The language law does not apply to the 16 municipalities of the autonomous Swedish-speaking province of Åland.

See also: Finnish Language Policy , List of Swedish and Bilingual Municipalities in Finland


Differences to Imperial Swedish (rikssvenskan) , the Swedish of Sweden, exist in pronunciation , prosody (especially in the speech melody ), vocabulary and, to a negligible extent, in grammar ( syntax and morphology ).

While the urban population often speaks well- educated Finland Swedish, so-called High Swedish, whose vocabulary is very similar to Imperial Swedish, the inhabitants of old Swedish settlements in the countryside usually speak dialects that are difficult to understand.

Examples of words that differ from their counterparts in the Imperial Swedish vocabulary, so-called Finlandisms , are e.g. B. ( Finland Swedish - Imperial Swedish):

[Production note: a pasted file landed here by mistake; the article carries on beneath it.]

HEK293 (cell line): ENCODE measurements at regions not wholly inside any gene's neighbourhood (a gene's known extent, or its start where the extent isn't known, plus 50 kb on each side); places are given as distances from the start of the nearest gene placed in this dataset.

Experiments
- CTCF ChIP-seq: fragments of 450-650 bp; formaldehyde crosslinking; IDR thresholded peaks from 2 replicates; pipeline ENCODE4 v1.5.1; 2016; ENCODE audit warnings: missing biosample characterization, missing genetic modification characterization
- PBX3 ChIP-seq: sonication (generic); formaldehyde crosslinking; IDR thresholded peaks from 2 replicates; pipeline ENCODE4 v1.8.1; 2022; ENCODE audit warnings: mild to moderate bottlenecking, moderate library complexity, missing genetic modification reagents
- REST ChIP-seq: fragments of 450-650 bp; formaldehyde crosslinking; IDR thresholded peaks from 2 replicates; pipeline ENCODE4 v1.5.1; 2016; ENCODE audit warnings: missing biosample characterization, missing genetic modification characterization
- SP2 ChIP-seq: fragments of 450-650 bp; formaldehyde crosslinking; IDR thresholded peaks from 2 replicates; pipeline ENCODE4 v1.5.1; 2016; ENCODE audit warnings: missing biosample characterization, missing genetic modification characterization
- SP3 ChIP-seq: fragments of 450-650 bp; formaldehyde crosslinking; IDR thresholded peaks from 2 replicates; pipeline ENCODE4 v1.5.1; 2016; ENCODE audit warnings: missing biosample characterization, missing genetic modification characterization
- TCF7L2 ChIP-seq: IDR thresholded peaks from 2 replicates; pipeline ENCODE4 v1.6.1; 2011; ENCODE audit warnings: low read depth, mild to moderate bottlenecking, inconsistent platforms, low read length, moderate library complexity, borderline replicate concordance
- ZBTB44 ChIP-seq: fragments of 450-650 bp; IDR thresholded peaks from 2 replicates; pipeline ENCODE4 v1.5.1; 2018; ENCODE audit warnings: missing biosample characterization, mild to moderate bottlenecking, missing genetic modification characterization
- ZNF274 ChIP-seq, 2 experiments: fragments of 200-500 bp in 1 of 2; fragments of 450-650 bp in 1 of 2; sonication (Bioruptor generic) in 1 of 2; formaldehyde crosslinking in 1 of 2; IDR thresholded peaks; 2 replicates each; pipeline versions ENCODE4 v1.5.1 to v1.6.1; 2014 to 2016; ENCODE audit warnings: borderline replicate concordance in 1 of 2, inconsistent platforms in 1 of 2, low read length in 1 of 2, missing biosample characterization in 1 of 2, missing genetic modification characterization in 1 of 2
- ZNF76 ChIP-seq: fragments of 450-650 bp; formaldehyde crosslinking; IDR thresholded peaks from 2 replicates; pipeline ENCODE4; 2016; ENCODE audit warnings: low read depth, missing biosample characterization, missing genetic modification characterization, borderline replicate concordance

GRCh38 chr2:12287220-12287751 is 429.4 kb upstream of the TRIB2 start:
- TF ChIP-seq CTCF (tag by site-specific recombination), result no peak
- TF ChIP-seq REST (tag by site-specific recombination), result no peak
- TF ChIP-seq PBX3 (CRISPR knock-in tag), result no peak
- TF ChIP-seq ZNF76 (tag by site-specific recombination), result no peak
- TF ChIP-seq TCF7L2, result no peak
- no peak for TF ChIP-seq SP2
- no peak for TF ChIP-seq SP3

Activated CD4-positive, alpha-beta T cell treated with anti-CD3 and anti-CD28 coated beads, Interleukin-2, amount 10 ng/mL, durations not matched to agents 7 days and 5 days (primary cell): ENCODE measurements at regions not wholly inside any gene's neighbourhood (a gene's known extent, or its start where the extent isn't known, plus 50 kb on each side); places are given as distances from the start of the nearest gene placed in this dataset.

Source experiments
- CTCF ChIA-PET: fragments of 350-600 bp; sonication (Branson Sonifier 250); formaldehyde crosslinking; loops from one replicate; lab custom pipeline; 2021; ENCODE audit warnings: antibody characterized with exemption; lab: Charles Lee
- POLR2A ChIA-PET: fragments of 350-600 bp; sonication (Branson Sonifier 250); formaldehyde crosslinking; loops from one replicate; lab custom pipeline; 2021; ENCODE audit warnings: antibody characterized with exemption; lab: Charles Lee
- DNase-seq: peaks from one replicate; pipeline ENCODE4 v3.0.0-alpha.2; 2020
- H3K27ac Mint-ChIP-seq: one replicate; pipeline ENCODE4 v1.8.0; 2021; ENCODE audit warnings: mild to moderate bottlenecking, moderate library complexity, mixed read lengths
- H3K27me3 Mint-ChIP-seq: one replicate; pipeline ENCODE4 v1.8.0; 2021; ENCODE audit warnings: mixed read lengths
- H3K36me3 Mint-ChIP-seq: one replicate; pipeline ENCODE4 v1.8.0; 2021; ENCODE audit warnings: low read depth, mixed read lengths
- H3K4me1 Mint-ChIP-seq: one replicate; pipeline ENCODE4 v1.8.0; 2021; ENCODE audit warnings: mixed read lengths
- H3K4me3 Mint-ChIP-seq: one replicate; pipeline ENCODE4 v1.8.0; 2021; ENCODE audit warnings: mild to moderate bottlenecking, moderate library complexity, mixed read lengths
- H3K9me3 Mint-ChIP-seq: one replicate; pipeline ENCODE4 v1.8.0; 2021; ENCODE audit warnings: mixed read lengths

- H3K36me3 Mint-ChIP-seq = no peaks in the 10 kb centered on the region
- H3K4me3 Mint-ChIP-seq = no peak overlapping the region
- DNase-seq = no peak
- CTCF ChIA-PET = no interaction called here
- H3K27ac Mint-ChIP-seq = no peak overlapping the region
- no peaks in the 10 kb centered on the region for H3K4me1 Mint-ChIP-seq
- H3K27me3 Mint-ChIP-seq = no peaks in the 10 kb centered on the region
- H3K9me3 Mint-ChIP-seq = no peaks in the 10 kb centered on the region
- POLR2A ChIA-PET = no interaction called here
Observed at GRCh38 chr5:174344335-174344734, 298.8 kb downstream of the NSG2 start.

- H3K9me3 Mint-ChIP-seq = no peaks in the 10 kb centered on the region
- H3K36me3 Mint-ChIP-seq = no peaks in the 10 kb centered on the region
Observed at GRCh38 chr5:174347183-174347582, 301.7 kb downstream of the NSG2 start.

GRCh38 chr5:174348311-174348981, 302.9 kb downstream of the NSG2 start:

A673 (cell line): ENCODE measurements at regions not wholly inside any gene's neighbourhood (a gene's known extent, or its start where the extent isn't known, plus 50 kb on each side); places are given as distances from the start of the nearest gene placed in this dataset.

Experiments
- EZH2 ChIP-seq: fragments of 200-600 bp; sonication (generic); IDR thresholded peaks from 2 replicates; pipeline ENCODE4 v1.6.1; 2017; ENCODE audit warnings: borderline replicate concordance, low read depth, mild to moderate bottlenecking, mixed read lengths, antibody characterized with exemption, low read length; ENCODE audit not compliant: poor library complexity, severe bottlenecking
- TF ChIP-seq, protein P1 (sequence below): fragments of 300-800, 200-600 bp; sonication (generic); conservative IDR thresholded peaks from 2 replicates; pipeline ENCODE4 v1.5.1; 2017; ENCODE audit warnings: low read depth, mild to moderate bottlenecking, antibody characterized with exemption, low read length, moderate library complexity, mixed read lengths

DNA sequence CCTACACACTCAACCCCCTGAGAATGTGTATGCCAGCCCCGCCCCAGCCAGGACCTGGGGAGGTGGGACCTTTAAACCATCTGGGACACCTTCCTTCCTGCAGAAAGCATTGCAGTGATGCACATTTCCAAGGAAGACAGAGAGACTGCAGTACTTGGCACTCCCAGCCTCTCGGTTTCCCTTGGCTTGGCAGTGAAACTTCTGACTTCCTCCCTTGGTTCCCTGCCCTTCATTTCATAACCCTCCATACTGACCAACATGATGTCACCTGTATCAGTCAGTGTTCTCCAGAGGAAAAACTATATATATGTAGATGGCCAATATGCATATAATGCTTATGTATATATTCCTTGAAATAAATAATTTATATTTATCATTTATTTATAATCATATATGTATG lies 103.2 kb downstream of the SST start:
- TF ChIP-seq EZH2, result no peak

• lunta - fuska ("botch")
  • få muntur - få en syl i vädret ("to have a say")
  • semla - ljus vetebulle, småfranska ("bread roll")

There are some pitfalls in communication between speakers of Imperial Swedish and Finnish Swedes, such as: B. false friends . Some examples of this are ( Finnish Swedish - Imperial Swedish):

  • almost sat down with a blow dryer! - blow dry! ("Close the window!", Literally "Close the window!")
  • ni slipper att göra det - ni får tillfälle att göra det (“you have the opportunity to do it”, in Imperial Swedish ears “you can avoid doing it”)

Due to differences in official terminology and colloquial language between the Finnish Swedish and Reich Swedish dialects, the novel Okänd soldat ( The Unknown Soldier ) by Väinö Linna had to be specially translated into Reich Swedish in addition to the Finnish Swedish translation.


The rural dialects of Finland are most closely related to the Norwegian dialects of the Swedish , but they also show systematic differences from the dialects of Sweden. On the other hand, there are also big differences between themselves.